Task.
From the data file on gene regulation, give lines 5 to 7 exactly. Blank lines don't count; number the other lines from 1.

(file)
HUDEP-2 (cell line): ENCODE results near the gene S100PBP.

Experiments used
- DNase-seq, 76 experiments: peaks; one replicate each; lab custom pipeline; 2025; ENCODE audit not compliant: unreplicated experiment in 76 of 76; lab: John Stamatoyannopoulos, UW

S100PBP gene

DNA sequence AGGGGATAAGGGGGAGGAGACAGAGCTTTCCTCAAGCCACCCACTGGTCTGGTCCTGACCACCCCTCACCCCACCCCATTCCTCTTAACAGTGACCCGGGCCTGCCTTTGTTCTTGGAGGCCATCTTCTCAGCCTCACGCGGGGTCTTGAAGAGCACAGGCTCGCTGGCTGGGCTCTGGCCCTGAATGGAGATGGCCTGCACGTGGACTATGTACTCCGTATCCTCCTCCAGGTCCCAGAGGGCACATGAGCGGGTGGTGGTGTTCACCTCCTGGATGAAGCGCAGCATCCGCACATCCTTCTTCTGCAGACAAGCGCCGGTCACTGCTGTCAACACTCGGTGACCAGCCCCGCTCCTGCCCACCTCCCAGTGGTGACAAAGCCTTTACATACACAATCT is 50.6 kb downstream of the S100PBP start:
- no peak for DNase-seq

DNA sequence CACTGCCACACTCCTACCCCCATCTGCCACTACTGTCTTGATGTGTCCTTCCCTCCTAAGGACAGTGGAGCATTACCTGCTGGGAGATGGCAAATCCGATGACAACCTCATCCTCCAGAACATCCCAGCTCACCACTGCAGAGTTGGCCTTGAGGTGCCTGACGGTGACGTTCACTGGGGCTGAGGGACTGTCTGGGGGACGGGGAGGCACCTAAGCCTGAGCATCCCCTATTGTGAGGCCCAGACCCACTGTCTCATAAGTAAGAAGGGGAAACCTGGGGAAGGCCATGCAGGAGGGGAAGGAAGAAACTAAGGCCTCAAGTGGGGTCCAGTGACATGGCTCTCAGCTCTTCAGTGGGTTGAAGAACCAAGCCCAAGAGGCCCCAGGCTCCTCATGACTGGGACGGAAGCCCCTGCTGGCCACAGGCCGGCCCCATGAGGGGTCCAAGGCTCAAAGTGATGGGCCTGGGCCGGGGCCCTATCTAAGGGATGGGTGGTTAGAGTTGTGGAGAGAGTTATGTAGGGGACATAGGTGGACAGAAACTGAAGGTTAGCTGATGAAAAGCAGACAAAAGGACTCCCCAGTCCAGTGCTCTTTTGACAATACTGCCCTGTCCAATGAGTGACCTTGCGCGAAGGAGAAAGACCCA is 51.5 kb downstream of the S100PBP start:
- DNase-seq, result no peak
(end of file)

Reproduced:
DNA sequence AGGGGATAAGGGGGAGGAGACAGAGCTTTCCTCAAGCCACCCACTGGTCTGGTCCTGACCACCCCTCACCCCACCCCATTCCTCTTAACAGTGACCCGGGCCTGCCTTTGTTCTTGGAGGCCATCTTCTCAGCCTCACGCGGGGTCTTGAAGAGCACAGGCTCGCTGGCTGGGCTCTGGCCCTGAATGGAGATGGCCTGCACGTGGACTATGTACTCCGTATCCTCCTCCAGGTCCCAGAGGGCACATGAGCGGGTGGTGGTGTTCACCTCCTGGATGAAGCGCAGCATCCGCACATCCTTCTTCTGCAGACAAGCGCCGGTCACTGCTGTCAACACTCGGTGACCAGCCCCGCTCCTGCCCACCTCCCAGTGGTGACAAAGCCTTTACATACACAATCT is 50.6 kb downstream of the S100PBP start:
- no peak for DNase-seq

DNA sequence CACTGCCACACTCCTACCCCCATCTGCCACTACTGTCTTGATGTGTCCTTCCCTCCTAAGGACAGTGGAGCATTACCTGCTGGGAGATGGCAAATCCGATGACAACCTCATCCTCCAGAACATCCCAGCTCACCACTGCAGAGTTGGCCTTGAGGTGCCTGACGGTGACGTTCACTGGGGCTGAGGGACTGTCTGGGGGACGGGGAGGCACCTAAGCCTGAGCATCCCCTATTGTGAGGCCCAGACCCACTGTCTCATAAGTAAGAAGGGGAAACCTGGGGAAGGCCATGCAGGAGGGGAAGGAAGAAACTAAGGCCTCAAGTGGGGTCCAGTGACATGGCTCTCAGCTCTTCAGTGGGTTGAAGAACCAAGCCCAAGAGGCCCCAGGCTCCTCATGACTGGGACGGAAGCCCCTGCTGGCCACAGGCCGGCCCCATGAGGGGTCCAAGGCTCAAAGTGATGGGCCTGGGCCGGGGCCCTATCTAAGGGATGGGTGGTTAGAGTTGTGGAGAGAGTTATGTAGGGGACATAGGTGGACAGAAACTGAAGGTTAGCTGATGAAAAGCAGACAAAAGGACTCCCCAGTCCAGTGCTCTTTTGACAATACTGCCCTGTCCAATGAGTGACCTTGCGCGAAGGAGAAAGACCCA is 51.5 kb downstream of the S100PBP start: